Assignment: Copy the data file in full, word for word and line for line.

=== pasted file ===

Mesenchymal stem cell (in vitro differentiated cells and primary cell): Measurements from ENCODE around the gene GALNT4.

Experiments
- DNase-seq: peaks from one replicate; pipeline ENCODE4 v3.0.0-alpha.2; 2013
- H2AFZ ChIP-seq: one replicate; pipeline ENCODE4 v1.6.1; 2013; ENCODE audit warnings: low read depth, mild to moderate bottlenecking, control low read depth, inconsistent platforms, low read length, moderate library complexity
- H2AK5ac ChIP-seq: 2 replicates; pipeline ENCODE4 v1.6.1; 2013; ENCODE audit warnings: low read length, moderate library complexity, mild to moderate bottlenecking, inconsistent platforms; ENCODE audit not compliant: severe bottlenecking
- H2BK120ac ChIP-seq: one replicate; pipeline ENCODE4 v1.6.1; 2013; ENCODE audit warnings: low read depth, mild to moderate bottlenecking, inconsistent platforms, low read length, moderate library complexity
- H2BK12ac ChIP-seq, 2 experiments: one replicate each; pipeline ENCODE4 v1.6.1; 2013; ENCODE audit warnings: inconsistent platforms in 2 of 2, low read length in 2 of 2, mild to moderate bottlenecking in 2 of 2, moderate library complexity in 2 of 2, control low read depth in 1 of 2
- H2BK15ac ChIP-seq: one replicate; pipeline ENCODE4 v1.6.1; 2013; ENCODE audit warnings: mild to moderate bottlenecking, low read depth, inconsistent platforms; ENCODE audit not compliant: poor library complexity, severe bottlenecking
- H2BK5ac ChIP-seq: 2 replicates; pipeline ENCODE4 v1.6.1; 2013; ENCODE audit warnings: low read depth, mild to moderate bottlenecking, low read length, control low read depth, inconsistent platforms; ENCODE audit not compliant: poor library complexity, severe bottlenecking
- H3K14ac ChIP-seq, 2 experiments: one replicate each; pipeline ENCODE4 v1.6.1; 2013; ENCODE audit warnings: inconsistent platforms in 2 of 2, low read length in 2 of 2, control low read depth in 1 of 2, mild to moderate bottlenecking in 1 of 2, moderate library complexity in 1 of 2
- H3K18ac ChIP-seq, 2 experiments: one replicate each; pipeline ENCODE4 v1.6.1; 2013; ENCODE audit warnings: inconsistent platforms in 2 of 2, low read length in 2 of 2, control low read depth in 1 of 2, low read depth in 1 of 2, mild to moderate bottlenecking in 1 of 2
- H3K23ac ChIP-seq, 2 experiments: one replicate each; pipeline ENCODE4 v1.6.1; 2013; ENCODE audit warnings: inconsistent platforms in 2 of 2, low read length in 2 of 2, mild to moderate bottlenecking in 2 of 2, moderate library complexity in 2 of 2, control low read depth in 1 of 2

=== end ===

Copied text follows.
Mesenchymal stem cell (in vitro differentiated cells and primary cell): Measurements from ENCODE around the gene GALNT4.

Experiments
- DNase-seq: peaks from one replicate; pipeline ENCODE4 v3.0.0-alpha.2; 2013
- H2AFZ ChIP-seq: one replicate; pipeline ENCODE4 v1.6.1; 2013; ENCODE audit warnings: low read depth, mild to moderate bottlenecking, control low read depth, inconsistent platforms, low read length, moderate library complexity
- H2AK5ac ChIP-seq: 2 replicates; pipeline ENCODE4 v1.6.1; 2013; ENCODE audit warnings: low read length, moderate library complexity, mild to moderate bottlenecking, inconsistent platforms; ENCODE audit not compliant: severe bottlenecking
- H2BK120ac ChIP-seq: one replicate; pipeline ENCODE4 v1.6.1; 2013; ENCODE audit warnings: low read depth, mild to moderate bottlenecking, inconsistent platforms, low read length, moderate library complexity
- H2BK12ac ChIP-seq, 2 experiments: one replicate each; pipeline ENCODE4 v1.6.1; 2013; ENCODE audit warnings: inconsistent platforms in 2 of 2, low read length in 2 of 2, mild to moderate bottlenecking in 2 of 2, moderate library complexity in 2 of 2, control low read depth in 1 of 2
- H2BK15ac ChIP-seq: one replicate; pipeline ENCODE4 v1.6.1; 2013; ENCODE audit warnings: mild to moderate bottlenecking, low read depth, inconsistent platforms; ENCODE audit not compliant: poor library complexity, severe bottlenecking
- H2BK5ac ChIP-seq: 2 replicates; pipeline ENCODE4 v1.6.1; 2013; ENCODE audit warnings: low read depth, mild to moderate bottlenecking, low read length, control low read depth, inconsistent platforms; ENCODE audit not compliant: poor library complexity, severe bottlenecking
- H3K14ac ChIP-seq, 2 experiments: one replicate each; pipeline ENCODE4 v1.6.1; 2013; ENCODE audit warnings: inconsistent platforms in 2 of 2, low read length in 2 of 2, control low read depth in 1 of 2, mild to moderate bottlenecking in 1 of 2, moderate library complexity in 1 of 2
- H3K18ac ChIP-seq, 2 experiments: one replicate each; pipeline ENCODE4 v1.6.1; 2013; ENCODE audit warnings: inconsistent platforms in 2 of 2, low read length in 2 of 2, control low read depth in 1 of 2, low read depth in 1 of 2, mild to moderate bottlenecking in 1 of 2
- H3K23ac ChIP-seq, 2 experiments: one replicate each; pipeline ENCODE4 v1.6.1; 2013; ENCODE audit warnings: inconsistent platforms in 2 of 2, low read length in 2 of 2, mild to moderate bottlenecking in 2 of 2, moderate library complexity in 2 of 2, control low read depth in 1 of 2